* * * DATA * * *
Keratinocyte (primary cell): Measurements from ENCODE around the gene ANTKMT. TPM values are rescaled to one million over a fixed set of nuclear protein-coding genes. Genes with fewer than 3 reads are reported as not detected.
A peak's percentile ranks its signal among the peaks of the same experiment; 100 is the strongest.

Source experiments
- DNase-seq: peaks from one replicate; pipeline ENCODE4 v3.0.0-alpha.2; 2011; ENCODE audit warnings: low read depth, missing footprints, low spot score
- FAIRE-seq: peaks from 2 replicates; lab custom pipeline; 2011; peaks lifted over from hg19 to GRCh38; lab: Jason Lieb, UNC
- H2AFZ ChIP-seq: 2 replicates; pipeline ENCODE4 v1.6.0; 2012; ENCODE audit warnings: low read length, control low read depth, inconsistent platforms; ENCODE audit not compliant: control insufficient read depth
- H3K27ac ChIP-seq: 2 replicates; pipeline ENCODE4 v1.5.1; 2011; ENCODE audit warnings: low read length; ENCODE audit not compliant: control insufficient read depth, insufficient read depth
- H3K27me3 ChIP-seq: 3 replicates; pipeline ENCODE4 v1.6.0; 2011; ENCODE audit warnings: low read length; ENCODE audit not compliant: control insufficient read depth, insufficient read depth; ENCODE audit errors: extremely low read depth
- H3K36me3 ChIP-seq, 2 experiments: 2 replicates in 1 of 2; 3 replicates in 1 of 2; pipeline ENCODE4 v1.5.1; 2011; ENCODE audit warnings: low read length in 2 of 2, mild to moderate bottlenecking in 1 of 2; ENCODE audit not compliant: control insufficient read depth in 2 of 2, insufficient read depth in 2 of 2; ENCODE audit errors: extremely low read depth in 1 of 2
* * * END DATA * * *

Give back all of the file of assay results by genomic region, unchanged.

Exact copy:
Keratinocyte (primary cell): Measurements from ENCODE around the gene ANTKMT. TPM values are rescaled to one million over a fixed set of nuclear protein-coding genes. Genes with fewer than 3 reads are reported as not detected.
A peak's percentile ranks its signal among the peaks of the same experiment; 100 is the strongest.

Source experiments
- DNase-seq: peaks from one replicate; pipeline ENCODE4 v3.0.0-alpha.2; 2011; ENCODE audit warnings: low read depth, missing footprints, low spot score
- FAIRE-seq: peaks from 2 replicates; lab custom pipeline; 2011; peaks lifted over from hg19 to GRCh38; lab: Jason Lieb, UNC
- H2AFZ ChIP-seq: 2 replicates; pipeline ENCODE4 v1.6.0; 2012; ENCODE audit warnings: low read length, control low read depth, inconsistent platforms; ENCODE audit not compliant: control insufficient read depth
- H3K27ac ChIP-seq: 2 replicates; pipeline ENCODE4 v1.5.1; 2011; ENCODE audit warnings: low read length; ENCODE audit not compliant: control insufficient read depth, insufficient read depth
- H3K27me3 ChIP-seq: 3 replicates; pipeline ENCODE4 v1.6.0; 2011; ENCODE audit warnings: low read length; ENCODE audit not compliant: control insufficient read depth, insufficient read depth; ENCODE audit errors: extremely low read depth
- H3K36me3 ChIP-seq, 2 experiments: 2 replicates in 1 of 2; 3 replicates in 1 of 2; pipeline ENCODE4 v1.5.1; 2011; ENCODE audit warnings: low read length in 2 of 2, mild to moderate bottlenecking in 1 of 2; ENCODE audit not compliant: control insufficient read depth in 2 of 2, insufficient read depth in 2 of 2; ENCODE audit errors: extremely low read depth in 1 of 2